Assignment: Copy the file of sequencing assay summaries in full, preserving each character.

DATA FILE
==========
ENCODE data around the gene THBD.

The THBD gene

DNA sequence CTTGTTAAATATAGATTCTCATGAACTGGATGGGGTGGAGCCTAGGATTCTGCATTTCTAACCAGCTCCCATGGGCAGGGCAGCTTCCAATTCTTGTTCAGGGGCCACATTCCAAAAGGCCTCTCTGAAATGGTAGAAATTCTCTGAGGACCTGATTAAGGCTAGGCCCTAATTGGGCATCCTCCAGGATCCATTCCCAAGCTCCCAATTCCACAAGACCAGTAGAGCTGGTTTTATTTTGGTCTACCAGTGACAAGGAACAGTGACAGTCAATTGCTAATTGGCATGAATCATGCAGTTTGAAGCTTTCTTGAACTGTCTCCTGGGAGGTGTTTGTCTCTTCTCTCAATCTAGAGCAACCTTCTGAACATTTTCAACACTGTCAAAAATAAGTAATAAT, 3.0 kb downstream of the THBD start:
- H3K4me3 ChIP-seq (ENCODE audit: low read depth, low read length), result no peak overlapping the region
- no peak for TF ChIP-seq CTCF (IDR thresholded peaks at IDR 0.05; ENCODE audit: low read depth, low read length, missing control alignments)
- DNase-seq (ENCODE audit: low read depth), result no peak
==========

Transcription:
ENCODE data around the gene THBD.

The THBD gene

DNA sequence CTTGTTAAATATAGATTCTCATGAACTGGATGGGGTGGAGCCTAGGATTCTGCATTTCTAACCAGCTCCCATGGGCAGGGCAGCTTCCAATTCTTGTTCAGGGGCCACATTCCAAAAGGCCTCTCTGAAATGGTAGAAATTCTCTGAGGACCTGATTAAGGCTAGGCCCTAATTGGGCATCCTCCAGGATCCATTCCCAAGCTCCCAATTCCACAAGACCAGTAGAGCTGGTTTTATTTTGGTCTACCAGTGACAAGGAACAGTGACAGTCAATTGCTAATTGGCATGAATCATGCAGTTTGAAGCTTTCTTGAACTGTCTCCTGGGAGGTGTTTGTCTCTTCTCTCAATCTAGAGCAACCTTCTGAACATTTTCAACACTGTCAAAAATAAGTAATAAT, 3.0 kb downstream of the THBD start:
- H3K4me3 ChIP-seq (ENCODE audit: low read depth, low read length), result no peak overlapping the region
- no peak for TF ChIP-seq CTCF (IDR thresholded peaks at IDR 0.05; ENCODE audit: low read depth, low read length, missing control alignments)
- DNase-seq (ENCODE audit: low read depth), result no peak